Thursday, May 13, 2010

Weed resistance could mean herbicide is futile

Bob Holmes in New Scientist: The world's most popular herbicide is losing its knockout punch. More and more weeds are evolving resistance to glyphosate - originally marketed by Monsanto as Roundup - but the problem could have been forestalled by farming practices enriched by a better understanding of evolution. This is a serious problem. "Glyphosate is as important to world food production as penicillin is to human health," says Stephen Powles, a plant scientist at the University of Western Australia in Perth.

In 1996, Monsanto began selling crop varieties genetically modified to contain a gene for glyphosate resistance. This enabled farmers to spray glyphosate - lethal to plants yet non-toxic to animals - on their fields to kill weeds without damaging the crops, even during the growing season.

Today nearly 100 million hectares worldwide are planted with glyphosate-resistant crops. In much of the south-eastern US, as well as Brazil and Argentina, farmers grow glyphosate-resistant corn, soybeans and cotton year after year and have come to rely almost exclusively on this herbicide. This has encouraged at least nine species of weed to evolve their own glyphosate resistance, to the point where some farmers can no longer control weed infestations.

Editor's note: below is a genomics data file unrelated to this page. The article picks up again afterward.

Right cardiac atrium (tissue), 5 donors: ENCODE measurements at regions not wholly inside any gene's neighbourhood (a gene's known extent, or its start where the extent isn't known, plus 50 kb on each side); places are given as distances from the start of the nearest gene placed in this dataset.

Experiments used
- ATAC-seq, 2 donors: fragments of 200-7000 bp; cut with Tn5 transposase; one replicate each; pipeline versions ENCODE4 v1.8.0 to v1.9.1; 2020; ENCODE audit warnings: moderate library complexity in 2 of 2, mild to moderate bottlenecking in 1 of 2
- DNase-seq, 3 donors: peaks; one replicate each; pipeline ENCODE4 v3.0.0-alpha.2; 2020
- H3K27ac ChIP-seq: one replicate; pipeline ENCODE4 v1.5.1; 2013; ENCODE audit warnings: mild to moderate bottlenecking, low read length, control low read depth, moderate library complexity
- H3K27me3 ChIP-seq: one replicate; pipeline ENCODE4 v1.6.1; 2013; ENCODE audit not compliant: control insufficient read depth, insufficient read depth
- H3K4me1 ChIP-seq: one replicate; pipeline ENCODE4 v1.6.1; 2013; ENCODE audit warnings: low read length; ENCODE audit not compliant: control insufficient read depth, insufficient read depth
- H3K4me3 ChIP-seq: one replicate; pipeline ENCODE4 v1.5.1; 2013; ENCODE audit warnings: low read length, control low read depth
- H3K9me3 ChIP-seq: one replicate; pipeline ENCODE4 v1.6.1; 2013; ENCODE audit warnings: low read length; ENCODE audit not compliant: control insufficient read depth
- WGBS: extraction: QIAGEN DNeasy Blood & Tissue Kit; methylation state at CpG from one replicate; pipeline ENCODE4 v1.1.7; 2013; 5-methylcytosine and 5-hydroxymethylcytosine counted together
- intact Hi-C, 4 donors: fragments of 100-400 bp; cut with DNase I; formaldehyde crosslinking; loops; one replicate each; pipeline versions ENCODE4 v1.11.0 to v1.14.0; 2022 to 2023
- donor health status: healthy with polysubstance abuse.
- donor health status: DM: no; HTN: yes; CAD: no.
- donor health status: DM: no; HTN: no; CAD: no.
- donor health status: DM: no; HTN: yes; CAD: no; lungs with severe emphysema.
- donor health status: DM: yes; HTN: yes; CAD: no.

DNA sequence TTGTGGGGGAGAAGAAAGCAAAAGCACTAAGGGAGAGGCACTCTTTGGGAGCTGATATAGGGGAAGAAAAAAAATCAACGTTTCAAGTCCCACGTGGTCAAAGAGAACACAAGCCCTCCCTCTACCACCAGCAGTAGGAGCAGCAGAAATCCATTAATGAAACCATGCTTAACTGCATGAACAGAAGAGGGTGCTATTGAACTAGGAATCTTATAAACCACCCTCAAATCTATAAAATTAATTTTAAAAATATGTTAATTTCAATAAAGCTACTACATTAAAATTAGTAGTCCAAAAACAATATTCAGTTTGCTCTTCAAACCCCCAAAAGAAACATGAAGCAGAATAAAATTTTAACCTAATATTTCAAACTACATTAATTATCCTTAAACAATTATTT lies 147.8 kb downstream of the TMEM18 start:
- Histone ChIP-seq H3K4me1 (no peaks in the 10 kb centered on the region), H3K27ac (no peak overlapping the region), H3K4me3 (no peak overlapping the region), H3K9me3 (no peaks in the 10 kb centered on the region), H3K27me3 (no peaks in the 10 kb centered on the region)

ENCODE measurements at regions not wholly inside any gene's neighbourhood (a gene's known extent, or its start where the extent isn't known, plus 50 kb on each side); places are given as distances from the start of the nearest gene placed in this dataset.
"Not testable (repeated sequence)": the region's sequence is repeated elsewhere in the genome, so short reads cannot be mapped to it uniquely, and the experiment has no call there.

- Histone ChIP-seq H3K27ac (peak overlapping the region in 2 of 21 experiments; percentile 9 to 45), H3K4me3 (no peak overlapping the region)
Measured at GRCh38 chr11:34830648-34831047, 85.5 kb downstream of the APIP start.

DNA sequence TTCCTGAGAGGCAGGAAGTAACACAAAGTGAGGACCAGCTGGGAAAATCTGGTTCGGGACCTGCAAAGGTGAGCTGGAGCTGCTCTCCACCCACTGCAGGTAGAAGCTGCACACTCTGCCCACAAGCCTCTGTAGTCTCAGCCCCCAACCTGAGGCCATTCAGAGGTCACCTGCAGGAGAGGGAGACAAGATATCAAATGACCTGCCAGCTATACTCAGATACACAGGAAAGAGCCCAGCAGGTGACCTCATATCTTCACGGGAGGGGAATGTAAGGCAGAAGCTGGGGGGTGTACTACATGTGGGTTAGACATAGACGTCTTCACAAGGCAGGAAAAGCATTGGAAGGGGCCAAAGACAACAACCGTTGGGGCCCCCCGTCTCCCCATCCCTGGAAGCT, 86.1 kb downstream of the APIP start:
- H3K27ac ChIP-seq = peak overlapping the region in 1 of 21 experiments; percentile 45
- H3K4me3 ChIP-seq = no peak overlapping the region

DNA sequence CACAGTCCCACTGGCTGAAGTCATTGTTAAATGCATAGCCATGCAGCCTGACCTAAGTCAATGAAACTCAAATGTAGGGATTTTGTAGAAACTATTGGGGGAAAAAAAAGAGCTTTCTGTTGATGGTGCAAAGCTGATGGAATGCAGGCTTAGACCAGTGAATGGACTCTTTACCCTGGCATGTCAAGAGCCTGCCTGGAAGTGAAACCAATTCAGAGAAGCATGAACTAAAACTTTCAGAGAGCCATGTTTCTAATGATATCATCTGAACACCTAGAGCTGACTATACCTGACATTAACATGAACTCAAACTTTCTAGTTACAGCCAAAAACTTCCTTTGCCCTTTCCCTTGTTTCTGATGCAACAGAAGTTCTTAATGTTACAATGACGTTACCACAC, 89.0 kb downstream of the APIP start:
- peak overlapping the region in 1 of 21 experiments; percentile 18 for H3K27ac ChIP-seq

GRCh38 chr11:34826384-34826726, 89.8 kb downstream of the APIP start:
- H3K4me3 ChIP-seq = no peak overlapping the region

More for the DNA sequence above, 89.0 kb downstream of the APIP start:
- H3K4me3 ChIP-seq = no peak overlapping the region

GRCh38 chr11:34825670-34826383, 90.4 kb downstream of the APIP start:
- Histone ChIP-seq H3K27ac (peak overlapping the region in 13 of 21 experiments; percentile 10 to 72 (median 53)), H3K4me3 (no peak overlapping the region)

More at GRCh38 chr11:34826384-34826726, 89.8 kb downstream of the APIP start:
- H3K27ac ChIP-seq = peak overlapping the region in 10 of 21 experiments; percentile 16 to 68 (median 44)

The solution, as any evolutionary biologist will tell you, is for farmers to vary weed-control practices so that weeds face a number of evolutionary pressures instead of just one. Monsanto recommends precisely this in its instructions to farmers. But farmers have been reluctant to reduce their use of an effective herbicide for an intangible future benefit, especially when few have experienced glyphosate-resistant weeds….

Backlit spring weeds, shot by Downtowngal, Wikimedia Commons, under the Creative Commons Attribution-Share Alike 3.0 Unported license

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